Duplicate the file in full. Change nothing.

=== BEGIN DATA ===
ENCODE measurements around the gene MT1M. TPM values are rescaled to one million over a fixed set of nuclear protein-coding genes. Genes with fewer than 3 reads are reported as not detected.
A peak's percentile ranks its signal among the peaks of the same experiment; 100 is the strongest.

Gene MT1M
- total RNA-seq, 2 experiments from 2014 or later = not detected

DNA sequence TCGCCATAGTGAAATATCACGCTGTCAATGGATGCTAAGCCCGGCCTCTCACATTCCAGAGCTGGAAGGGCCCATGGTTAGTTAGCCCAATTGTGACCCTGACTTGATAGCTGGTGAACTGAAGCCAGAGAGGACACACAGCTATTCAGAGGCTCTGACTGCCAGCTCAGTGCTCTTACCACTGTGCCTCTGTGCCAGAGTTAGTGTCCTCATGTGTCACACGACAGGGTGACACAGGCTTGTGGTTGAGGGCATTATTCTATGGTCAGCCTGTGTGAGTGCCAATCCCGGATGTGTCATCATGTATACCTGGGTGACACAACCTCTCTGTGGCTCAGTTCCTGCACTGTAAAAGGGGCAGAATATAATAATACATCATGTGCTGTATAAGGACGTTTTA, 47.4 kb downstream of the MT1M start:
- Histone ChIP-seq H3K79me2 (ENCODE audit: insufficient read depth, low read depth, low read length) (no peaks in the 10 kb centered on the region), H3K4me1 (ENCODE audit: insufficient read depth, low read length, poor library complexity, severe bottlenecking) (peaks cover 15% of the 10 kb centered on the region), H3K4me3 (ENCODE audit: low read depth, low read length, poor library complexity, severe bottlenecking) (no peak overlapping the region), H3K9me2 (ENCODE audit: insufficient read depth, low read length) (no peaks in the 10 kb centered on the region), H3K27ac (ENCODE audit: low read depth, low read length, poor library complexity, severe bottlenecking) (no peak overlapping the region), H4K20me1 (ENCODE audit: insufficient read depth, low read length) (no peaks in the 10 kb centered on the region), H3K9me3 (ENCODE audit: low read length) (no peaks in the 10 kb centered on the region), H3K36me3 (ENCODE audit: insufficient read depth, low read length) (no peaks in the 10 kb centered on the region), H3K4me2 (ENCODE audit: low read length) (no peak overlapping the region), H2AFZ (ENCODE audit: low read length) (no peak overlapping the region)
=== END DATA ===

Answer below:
ENCODE measurements around the gene MT1M. TPM values are rescaled to one million over a fixed set of nuclear protein-coding genes. Genes with fewer than 3 reads are reported as not detected.
A peak's percentile ranks its signal among the peaks of the same experiment; 100 is the strongest.

Gene MT1M
- total RNA-seq, 2 experiments from 2014 or later = not detected

DNA sequence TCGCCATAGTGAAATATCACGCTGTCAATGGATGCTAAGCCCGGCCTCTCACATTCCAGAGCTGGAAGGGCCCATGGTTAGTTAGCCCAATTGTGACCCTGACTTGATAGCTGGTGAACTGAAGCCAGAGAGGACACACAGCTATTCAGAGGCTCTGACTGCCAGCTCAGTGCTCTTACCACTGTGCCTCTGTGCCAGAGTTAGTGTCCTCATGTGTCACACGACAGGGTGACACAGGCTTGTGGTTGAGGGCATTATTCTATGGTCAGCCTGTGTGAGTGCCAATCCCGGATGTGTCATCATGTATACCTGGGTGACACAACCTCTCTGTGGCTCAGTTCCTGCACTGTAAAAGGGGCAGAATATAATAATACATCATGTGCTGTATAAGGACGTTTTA, 47.4 kb downstream of the MT1M start:
- Histone ChIP-seq H3K79me2 (ENCODE audit: insufficient read depth, low read depth, low read length) (no peaks in the 10 kb centered on the region), H3K4me1 (ENCODE audit: insufficient read depth, low read length, poor library complexity, severe bottlenecking) (peaks cover 15% of the 10 kb centered on the region), H3K4me3 (ENCODE audit: low read depth, low read length, poor library complexity, severe bottlenecking) (no peak overlapping the region), H3K9me2 (ENCODE audit: insufficient read depth, low read length) (no peaks in the 10 kb centered on the region), H3K27ac (ENCODE audit: low read depth, low read length, poor library complexity, severe bottlenecking) (no peak overlapping the region), H4K20me1 (ENCODE audit: insufficient read depth, low read length) (no peaks in the 10 kb centered on the region), H3K9me3 (ENCODE audit: low read length) (no peaks in the 10 kb centered on the region), H3K36me3 (ENCODE audit: insufficient read depth, low read length) (no peaks in the 10 kb centered on the region), H3K4me2 (ENCODE audit: low read length) (no peak overlapping the region), H2AFZ (ENCODE audit: low read length) (no peak overlapping the region)